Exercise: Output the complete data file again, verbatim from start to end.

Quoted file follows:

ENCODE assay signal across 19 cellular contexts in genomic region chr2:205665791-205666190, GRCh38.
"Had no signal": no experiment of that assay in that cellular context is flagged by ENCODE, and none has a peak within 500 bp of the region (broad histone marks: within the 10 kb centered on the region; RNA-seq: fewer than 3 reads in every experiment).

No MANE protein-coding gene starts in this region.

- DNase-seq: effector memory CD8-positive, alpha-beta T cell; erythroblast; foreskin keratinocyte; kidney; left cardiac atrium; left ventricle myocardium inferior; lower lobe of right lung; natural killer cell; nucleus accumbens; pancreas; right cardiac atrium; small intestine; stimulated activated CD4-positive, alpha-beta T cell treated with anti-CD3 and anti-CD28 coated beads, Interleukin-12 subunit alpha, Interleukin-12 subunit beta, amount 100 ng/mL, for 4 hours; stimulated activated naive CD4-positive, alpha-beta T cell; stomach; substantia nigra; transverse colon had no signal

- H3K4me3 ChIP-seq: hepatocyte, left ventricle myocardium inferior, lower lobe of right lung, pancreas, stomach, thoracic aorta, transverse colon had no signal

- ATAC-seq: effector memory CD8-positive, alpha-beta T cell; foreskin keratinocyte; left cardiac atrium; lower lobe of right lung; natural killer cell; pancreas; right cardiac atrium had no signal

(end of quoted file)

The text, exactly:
ENCODE assay signal across 19 cellular contexts in genomic region chr2:205665791-205666190, GRCh38.
"Had no signal": no experiment of that assay in that cellular context is flagged by ENCODE, and none has a peak within 500 bp of the region (broad histone marks: within the 10 kb centered on the region; RNA-seq: fewer than 3 reads in every experiment).

No MANE protein-coding gene starts in this region.

- DNase-seq: effector memory CD8-positive, alpha-beta T cell; erythroblast; foreskin keratinocyte; kidney; left cardiac atrium; left ventricle myocardium inferior; lower lobe of right lung; natural killer cell; nucleus accumbens; pancreas; right cardiac atrium; small intestine; stimulated activated CD4-positive, alpha-beta T cell treated with anti-CD3 and anti-CD28 coated beads, Interleukin-12 subunit alpha, Interleukin-12 subunit beta, amount 100 ng/mL, for 4 hours; stimulated activated naive CD4-positive, alpha-beta T cell; stomach; substantia nigra; transverse colon had no signal

- H3K4me3 ChIP-seq: hepatocyte, left ventricle myocardium inferior, lower lobe of right lung, pancreas, stomach, thoracic aorta, transverse colon had no signal

- ATAC-seq: effector memory CD8-positive, alpha-beta T cell; foreskin keratinocyte; left cardiac atrium; lower lobe of right lung; natural killer cell; pancreas; right cardiac atrium had no signal